Several calls rose in Algeria recently against what they said “suspicious meetings” conducted by French Ambassador to Algeria Francois Gouyette, and accused him of interfering in the Algerian domestic affairs at a time Algerian President Abdelmadjid Tebboune is absent receiving medical treatment.
Algerian lawmaker Amira Salim, from the Democratic National Rally, condemned in a statement Thursday evening the moves and behaviors of the French ambassador.
“The French ambassador is taking advantage of our political vacuum to spread chaos and incitement, No for the transitional period whatsoever the cost is,” lawmaker Salim said.
The transitional period terminology rises in Algeria when there is a political crisis by which it implies dissolving the country’s elected institutions and replacing them with a Constituent Council that drafts a new constitution before running another presidential and parliamentary elections.
She added that Gouyette received in his embassy officials publicizing for a transitional period in Algeria under the pretext of freedom to political expression.
“I call upon the Foreign Minister to summon the French ambassador and to protest over his unacceptable behaviors,” Salim said.
Algeria is stalled as Tebboune has been absent for more than a month receiving medical treatment in Germany against coronavirus, according to a statement by the Algerian presidency.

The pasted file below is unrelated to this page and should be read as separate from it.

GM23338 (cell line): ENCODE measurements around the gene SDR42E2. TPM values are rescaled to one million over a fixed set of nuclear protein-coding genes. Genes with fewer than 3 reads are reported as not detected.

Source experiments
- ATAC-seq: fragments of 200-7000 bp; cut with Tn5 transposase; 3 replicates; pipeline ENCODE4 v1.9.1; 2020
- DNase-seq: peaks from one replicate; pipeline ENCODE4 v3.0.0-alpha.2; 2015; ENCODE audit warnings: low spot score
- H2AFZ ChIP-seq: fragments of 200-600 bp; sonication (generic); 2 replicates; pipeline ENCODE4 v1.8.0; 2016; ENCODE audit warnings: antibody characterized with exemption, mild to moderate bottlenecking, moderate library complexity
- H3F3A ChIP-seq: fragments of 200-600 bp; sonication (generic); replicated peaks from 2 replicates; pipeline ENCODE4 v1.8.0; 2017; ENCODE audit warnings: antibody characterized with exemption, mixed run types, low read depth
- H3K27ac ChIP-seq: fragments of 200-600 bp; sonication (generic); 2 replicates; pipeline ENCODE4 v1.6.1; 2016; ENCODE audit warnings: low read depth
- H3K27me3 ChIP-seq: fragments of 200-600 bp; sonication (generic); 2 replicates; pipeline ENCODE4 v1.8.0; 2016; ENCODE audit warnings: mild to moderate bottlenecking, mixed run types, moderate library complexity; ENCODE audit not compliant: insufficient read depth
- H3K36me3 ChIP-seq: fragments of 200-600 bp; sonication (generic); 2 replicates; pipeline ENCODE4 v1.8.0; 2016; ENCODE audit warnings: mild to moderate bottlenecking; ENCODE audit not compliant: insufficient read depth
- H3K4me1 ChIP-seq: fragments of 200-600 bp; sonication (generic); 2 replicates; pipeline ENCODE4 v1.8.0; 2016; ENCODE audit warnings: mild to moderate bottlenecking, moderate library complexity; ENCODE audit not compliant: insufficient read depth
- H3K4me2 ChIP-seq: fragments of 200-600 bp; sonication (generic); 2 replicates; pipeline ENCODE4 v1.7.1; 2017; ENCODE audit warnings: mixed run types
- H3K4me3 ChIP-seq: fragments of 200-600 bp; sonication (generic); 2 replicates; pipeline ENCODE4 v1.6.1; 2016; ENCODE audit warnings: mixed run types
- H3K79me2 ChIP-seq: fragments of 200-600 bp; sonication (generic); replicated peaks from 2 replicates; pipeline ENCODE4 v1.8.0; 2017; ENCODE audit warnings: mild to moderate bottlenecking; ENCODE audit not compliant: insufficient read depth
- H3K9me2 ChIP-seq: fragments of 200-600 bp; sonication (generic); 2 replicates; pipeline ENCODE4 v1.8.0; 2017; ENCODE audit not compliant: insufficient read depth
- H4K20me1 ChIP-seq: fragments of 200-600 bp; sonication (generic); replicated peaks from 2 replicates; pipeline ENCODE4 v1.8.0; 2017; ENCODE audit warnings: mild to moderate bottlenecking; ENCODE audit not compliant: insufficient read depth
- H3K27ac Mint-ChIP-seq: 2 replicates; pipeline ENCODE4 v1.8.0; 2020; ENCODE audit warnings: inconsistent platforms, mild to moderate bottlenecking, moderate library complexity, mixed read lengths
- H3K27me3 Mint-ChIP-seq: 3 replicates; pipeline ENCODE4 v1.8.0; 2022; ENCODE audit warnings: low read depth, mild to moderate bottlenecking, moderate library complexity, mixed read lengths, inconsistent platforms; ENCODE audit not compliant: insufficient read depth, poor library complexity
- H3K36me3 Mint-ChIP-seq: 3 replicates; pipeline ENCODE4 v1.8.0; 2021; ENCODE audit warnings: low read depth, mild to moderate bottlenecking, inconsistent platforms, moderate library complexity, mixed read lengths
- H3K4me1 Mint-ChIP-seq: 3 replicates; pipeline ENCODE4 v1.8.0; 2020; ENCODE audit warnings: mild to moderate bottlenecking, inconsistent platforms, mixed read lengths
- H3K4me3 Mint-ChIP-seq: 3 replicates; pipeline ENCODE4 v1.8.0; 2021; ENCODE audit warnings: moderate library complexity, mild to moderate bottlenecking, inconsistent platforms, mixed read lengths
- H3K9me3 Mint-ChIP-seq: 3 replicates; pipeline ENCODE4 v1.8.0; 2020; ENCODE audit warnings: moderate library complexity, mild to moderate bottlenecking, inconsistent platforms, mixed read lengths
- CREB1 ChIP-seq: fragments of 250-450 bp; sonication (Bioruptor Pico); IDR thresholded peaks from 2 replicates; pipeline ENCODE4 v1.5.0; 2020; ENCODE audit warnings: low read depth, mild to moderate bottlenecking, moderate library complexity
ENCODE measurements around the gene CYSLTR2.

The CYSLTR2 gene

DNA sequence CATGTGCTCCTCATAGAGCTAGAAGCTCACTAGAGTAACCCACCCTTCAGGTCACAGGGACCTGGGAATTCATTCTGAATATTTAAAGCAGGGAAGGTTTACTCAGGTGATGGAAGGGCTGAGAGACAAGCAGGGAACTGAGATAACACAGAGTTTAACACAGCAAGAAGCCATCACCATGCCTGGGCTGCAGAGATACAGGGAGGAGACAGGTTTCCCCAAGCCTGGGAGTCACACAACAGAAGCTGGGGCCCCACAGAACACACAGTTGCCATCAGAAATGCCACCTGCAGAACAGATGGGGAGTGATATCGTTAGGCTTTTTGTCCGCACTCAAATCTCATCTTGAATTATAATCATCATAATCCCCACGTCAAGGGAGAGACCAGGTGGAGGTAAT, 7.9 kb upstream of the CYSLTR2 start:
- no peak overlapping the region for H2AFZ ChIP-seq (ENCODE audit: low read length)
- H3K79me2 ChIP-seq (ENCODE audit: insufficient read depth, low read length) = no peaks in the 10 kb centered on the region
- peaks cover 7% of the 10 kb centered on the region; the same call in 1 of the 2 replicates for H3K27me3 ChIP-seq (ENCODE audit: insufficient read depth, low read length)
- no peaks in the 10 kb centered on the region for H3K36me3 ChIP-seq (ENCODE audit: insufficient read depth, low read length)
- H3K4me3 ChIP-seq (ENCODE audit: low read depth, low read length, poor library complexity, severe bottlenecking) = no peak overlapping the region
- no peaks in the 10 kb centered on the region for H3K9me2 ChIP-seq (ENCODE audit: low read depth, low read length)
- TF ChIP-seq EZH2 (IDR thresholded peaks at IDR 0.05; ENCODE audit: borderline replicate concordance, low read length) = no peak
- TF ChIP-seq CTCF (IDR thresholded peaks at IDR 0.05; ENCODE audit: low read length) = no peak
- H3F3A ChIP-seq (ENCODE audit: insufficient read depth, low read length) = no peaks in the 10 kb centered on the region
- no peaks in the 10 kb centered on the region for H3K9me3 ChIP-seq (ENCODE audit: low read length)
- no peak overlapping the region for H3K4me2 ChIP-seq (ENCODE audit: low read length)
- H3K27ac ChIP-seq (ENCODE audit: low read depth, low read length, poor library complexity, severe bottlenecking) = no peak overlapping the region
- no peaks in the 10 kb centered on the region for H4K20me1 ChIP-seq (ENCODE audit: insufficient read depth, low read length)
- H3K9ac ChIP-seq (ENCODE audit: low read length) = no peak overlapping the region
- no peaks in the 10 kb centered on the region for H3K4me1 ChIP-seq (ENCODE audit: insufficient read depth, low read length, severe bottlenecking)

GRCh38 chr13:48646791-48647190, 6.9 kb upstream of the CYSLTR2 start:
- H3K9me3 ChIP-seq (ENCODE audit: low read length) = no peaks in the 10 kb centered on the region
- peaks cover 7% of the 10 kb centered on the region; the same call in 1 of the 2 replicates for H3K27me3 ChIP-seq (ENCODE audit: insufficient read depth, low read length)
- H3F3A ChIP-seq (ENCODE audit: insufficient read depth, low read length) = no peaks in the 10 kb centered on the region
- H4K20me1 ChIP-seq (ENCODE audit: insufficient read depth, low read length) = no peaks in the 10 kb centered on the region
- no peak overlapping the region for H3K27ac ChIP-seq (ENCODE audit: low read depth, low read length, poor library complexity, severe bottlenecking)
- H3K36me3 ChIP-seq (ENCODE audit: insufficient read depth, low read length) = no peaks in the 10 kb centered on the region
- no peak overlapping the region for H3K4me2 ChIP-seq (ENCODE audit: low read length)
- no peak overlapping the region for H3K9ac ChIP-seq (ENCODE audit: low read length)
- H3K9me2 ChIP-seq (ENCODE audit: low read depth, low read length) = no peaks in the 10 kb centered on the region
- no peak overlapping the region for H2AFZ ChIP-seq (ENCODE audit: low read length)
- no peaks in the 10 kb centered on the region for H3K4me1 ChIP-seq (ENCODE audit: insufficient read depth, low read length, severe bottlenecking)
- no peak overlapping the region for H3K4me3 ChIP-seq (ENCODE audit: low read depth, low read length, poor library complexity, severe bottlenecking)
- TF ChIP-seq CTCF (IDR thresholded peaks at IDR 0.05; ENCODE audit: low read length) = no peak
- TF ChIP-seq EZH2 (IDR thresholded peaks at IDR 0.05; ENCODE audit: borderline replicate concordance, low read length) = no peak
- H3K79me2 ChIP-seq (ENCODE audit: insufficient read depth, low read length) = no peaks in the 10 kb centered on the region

Lawmaker Kamal bin Al-Arabi, from the National Liberation Front, also expressed concern over the acts of the French ambassador.
“I call on the authorities including the Foreign Ministry to intervene and to probe this case and its suspicious acts, whereas such case relates to the Algerian state sovereignty,” Bin Al-Arabi wrote on Facebook.
On Dec. 7, Abdelkader Bengrina, Algeria’s former presidential candidate, said voices are rising in Algeria calling for a transitional period.
Bengrina was referring to French President Emmanuel Macron’s recent statement saying that Macron “backs President Tebboune to lead a transitional period to overcome the political crisis [in Algeria].”
A few days ago, Algerian Information Minister Ammar Belhimer said his country is facing verbal attacks from France.
Since the Algerian independence in 1962 from the French colonization, the official relations between Algeria and France remained heightened as the latter refuses demands by Algeria to apologize and compensate over crimes committed against the Algerian people, including nuclear experiments.
* Ahmed Asmar contributed to this report from Ankara
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